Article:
Document Type

Article

Rights

This item is available under a Creative Commons License for non-commercial use only

Disciplines

1.4 CHEMICAL SCIENCES, 1.6 BIOLOGICAL SCIENCES

Publication Details

Ryan, B.J. and O'Fágáin, C. (2007). Arginine-to-lysine substitutions influence recombinant horseradish peroxidase stability and immobilisation effectiveness. BMC Biotechnology, 5, (7), 86-95.

Abstract

Background: Horseradish Peroxidase (HRP) plays important roles in many biotechnological fields, including diagnostics, biosensors and biocatalysis. Often, it is used in immobilised form. With conventional immobilisation techniques, the enzyme adheres in random orientation: the active site may face the solid phase rather than bulk medium, impeding substrate access and leading to sub-optimal catalytic performance. The ability to immobilise HRP in a directional manner, such that the active site would always face outwards from the insoluble matrix, would maximise the immobilised enzyme’s catalytic potential and could increase HRP’s range of actual and potential applications. Results: We have replaced arginine residues on the face of glycan-free recombinant HRP opposite to the active site by lysines. Our strategy differs from previous reports of specific HRP immobilisation via an engineered affinity tag or single reactive residue. These conservative Arg-to-Lys substitutions provide a means of multipoint covalent immobilisation such that the active site will always face away from the immobilisation matrix. One triple and one pentuple mutant were generated by substitution of solvent-exposed arginines on the “back” of the polypeptide (R118, R159 and R283) and of residues known to influence stability (K232 and K241). Orientated HRP immobilisation was demonstrated using a modified polyethersulfone (PES) membrane; the protein was forced to orientate its active site away from the membrane and towards the bulk solution phase. Mutant properties and bioinformatic analysis suggested the reversion of K283R to improve stability, thus generating two additional mutants (K118/R159K and R118K/K232N/K241F/R283K). While most mutants were less stable in free solution than wild type rHRP, the quadruple revertant regained some stability over its mutant counterparts. A greater degree of immobilisation on CNBr-activated Sepharose noted with increased lysine content; however, only marginal gains in solvent stability resulted from immobilisation on this latter matrix. Conclusions: Directional, orientated, immobilisation of rHRP mutants onto an activated, modified polyethersulfone membrane has been achieved with excellent retention of catalytic activity; however, re-engineering of acceptable stability characteristics into the “immobilisation mutants” will determine their applicability in diagnosis and biosensor development.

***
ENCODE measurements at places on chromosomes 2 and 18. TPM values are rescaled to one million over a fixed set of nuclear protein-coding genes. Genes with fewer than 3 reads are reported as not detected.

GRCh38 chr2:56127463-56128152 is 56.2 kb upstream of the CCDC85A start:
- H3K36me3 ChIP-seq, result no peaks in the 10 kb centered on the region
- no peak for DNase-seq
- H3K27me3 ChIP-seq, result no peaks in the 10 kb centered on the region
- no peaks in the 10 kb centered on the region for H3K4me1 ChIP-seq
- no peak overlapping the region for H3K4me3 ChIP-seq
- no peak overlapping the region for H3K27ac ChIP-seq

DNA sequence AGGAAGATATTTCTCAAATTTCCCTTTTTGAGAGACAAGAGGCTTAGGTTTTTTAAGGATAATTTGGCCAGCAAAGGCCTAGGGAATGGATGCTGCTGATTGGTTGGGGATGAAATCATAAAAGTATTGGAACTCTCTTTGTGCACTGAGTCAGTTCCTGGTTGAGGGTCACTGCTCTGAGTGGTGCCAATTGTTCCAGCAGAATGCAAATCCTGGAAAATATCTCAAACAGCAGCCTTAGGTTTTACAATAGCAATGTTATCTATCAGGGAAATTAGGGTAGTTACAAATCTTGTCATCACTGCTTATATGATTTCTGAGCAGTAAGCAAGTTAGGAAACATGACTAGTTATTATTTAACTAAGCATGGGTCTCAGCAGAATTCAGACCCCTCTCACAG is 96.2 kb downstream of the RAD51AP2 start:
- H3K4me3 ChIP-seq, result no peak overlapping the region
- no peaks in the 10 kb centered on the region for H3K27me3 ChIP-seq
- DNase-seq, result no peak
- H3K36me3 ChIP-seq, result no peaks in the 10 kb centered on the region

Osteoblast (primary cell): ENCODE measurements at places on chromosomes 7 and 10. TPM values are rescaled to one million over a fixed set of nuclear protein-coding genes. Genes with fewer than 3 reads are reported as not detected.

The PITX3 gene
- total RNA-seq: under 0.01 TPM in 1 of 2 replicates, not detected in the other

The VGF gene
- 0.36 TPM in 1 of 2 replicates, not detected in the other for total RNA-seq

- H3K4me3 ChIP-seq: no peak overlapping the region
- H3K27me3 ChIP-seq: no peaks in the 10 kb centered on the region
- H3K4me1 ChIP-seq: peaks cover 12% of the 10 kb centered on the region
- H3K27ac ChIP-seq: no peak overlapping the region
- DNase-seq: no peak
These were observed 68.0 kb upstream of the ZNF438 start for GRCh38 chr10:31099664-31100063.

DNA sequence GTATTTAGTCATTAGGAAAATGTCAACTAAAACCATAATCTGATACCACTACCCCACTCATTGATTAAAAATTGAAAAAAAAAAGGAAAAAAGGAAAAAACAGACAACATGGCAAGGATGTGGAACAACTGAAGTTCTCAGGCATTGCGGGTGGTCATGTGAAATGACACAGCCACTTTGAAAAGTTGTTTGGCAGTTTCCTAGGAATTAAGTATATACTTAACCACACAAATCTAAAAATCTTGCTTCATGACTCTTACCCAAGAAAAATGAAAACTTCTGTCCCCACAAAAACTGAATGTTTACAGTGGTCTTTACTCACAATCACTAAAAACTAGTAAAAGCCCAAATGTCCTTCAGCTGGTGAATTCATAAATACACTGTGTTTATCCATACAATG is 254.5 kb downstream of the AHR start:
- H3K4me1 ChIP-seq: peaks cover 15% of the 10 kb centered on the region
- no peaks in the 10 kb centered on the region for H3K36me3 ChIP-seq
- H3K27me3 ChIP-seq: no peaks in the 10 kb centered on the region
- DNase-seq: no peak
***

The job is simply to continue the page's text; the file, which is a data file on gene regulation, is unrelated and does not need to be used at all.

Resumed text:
DOI

10.1186/1472-6750-7-86

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